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Nearly Half Of Consumers Doubt Ready Meal Meat And Fish Authenticity
A recent study by Leatherhead Food Research reveals that up to 43% of consumers are not confident that chilled and frozen ready meals contain the meat or fish specified on the label.
Survey respondents were asked to rank their confidence that the meat and fish products they buy actually contain the species indicated on a scale of one to ten, where ten represents ‘completely confident’.
Meat-based chilled and frozen ready meals were among the worst performers in the survey with an average confidence score of 5.6. Fish-based chilled and frozen ready meals scored 6.3. Other processed meat and fish from supermarkets, such as sausages and fish fingers, were ranked at 6.8 and 7.2, respectively.
Leatherhead believes that the horsemeat scandal of 2013 could be the root cause of the problem. It is now urging frozen and chilled ready meal manufacturers and retailers to talk more openly about their food fraud prevention strategies to boost consumer confidence. Leatherhead has also published a White Paper, Detecting and Deterring Meat and Fish Adulteration, exploring the issue and considering how the industry can seek to rebuild consumer trust.
Leatherhead has also developed an advanced species authenticity testing technology making it quicker and easier to identify or rule out species adulteration.
Traditional tests only target one known or suspected adulterant at a time, which needs to be specified at the outset. This limiting factor has been overcome in Leatherhead’s new single-test multi-species analysis technique. It can be used on raw or cooked processed foods and mixtures as well as whole meat and fish to detect the presence of any biological adulterant.
This more reliable, cost-effective species authenticity testing capability could play a critical role aiding adherence to the new BRC Global Food Safety Standard requirements surrounding food fraud. However, further action is required to help overcome enduring consumer doubts over species authenticity.
“The food industry needs to take a multi-layered approach to address the myriad issues associated with food fraud,” says Dr Monee Shamsher, Research Scientist at Leatherhead. “Our new species authenticity testing technology puts the power back into the hands of manufacturers and retailers, but it is only one part of the equation. An assertive, proactive and transparent response is required to tackle confidence issues for consumers. That means acknowledging the risk of food fraud, and demonstrating that decisive measures are being taken to combat the problem. Communicating this publically is one way to show consumers that the industry has their best interests at heart, and it could also play a vital role in deterring fraudsters.”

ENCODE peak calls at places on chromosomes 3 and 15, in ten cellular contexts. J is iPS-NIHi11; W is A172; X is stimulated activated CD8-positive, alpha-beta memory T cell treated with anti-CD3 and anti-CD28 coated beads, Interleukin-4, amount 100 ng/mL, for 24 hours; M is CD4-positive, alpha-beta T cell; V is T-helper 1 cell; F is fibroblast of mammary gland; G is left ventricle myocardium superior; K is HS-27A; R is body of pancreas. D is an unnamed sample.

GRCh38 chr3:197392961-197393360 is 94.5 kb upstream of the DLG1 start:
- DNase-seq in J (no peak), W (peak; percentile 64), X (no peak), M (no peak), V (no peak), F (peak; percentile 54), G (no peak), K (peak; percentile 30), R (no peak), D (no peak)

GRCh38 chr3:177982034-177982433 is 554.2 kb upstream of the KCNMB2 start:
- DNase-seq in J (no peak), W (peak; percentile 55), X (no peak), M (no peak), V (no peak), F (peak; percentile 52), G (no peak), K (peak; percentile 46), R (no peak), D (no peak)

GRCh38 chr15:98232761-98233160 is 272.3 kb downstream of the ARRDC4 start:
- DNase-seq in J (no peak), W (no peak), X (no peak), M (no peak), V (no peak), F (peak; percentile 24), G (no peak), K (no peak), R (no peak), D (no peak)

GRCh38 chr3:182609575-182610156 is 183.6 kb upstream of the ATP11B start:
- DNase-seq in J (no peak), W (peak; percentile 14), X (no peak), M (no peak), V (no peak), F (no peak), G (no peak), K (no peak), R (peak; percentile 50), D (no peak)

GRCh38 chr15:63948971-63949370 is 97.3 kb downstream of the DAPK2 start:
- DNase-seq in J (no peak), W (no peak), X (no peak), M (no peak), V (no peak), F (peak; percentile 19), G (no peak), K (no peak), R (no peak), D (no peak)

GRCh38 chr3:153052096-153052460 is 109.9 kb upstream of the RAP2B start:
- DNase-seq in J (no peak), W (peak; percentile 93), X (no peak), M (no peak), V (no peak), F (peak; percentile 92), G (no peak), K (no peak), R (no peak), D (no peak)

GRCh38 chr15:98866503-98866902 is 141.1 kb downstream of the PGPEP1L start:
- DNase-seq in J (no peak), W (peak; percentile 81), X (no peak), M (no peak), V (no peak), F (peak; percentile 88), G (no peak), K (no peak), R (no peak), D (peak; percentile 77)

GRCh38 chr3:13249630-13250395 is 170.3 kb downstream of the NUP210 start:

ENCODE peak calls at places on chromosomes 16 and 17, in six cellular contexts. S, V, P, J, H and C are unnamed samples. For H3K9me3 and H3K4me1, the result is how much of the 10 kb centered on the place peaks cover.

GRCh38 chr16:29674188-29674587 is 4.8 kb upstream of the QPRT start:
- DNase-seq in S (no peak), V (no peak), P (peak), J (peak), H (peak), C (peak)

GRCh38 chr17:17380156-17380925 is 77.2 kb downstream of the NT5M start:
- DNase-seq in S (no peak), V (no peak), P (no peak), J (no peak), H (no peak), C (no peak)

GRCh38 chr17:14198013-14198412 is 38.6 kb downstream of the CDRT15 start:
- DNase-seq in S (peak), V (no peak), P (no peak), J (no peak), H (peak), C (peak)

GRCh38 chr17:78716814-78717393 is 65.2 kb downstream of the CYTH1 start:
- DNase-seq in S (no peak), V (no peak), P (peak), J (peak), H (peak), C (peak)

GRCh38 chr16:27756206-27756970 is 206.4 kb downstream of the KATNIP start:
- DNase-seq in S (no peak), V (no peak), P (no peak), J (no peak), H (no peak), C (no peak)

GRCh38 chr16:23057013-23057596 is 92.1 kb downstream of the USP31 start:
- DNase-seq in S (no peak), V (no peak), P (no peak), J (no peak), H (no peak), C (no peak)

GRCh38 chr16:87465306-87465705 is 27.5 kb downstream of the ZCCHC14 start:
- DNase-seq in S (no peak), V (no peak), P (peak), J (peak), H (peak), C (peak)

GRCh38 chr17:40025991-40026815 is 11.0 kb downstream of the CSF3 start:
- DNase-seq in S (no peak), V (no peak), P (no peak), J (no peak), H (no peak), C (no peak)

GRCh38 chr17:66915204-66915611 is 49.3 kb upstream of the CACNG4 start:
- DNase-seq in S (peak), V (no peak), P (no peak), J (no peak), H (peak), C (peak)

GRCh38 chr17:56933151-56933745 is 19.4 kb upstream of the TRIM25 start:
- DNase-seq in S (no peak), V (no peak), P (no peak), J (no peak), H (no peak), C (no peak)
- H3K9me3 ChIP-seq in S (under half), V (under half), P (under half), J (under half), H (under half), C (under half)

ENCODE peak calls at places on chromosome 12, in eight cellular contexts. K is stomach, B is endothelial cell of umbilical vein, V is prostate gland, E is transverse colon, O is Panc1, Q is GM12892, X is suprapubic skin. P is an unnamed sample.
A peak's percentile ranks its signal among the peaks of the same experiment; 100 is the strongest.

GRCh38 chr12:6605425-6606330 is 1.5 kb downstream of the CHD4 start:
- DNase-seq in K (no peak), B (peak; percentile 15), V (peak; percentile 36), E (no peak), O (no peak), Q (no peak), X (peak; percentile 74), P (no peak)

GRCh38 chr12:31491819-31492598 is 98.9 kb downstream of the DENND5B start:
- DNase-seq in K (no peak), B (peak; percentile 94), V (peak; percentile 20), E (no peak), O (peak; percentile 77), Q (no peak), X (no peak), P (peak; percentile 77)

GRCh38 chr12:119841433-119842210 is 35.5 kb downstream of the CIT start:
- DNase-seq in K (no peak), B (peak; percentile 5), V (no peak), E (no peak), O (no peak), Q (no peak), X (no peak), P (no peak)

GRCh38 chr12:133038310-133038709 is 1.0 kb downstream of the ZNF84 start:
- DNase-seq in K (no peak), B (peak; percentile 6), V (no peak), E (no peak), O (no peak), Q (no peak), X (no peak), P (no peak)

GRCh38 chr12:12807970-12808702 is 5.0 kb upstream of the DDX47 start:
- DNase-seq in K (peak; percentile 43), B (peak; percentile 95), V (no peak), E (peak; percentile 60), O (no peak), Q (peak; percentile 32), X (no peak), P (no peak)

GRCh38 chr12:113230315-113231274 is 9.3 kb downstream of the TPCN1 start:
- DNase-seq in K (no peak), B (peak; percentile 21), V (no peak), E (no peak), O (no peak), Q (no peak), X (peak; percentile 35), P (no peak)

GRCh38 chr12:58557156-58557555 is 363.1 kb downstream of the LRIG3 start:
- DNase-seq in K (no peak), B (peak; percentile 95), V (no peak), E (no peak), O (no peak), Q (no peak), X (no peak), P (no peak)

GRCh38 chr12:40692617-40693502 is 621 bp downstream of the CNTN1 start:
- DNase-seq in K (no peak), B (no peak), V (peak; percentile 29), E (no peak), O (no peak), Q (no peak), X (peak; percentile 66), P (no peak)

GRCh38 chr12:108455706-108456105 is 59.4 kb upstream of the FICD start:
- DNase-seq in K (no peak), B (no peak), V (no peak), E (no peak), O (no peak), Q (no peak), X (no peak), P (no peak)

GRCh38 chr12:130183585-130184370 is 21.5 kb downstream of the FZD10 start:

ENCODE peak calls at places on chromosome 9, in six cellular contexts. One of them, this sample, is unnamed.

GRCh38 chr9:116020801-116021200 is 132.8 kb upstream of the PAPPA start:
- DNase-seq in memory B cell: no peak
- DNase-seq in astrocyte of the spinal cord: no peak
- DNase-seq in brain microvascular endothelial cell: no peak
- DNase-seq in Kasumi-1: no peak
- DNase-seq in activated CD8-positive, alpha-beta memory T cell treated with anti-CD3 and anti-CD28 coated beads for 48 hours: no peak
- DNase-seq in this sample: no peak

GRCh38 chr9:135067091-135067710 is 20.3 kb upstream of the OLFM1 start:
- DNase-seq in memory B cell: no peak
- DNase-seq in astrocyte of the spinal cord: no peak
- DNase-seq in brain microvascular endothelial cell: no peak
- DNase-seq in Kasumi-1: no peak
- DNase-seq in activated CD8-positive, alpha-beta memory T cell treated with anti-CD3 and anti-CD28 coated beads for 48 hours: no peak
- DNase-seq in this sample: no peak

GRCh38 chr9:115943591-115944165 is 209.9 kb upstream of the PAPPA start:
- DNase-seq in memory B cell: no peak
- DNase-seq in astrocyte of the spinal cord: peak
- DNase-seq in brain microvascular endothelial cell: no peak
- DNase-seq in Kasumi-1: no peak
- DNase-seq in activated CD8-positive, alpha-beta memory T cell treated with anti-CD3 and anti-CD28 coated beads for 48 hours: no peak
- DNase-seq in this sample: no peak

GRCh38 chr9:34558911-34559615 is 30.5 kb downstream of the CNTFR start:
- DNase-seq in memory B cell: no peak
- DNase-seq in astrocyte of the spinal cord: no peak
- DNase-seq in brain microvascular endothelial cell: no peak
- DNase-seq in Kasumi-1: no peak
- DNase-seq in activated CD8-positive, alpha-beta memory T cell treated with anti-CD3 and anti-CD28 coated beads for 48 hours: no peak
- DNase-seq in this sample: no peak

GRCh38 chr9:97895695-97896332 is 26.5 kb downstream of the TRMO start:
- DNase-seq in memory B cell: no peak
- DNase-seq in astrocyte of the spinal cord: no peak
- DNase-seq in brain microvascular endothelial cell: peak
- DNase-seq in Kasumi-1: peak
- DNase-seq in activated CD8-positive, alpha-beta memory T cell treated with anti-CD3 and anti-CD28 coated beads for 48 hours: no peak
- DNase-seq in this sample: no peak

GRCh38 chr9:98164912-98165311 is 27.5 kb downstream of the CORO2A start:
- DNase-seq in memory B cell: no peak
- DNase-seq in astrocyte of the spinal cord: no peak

Supermarkets Continue To Fall Apart From Morrisons And Discounters
The latest grocery share figures from Kantar Worldpanel for the 12 weeks ending 21 June show the overall grocery market slipping back into decline with 0.1% less going through the tills compared to last year. However, against this backdrop, some individual supermarkets have shown growth.
Fraser McKevitt, head of retail and consumer insight at Kantar Worldpanel, explains: “Morrisons has seen the largest sales increase among the ‘big four’ retailers for the second month in a row, recording a sales growth of 0.6%, which has been supported by an increase in online shopping. Continuing to grow ahead of the market, the retailer has increased its market share to 11.0%, up 0.1 percentage points compared with a year ago. While only a small increase against a weak 2014, this does represent the first market share gains made by Morrisons since December 2011.”
“Last seen in November, the return to marginal decline across the grocery market reflects both falling prices and only steady volume growth. Sales volumes are up 2% compared to a year ago but are not anticipated to accelerate, even with an improving economy, as demand for groceries has remained broadly steady since before the recession.”
Groceries are now 1.7% cheaper compared with a year ago. Prices have been falling since September 2014, but the rate of decline is slowing meaning they are projected to rise again by the end of this year.
Sales fell by 1.3% at both Tesco and Sainsbury’s. This took market share down to 28.6% and 16.5% respectively, a decrease of 0.3 and 0.2 percentage points. At Asda sales were down by 3.5%, leaving the retailer with a 16.5% share, compared with 17.1% last year. In contrast at the Co-operative sales were flat, but were crucially ahead of the market for the first time in nearly four years. Helped in part by more shoppers visiting the stores, the retailer’s market share held steady at 6.2%.
Aldi and Lidl showed no signs of slowing down and are continuing to take share away from the competition. The two discounters increased their sales by 15.4% and 9.1% respectively. Aldi reached a new high with a 5.5% share of the market while Lidl, also showing continued growth, rose to 3.9%. Waitrose also grew ahead of the market, with sales increasing by 1.2%, moving to a 5.1% share.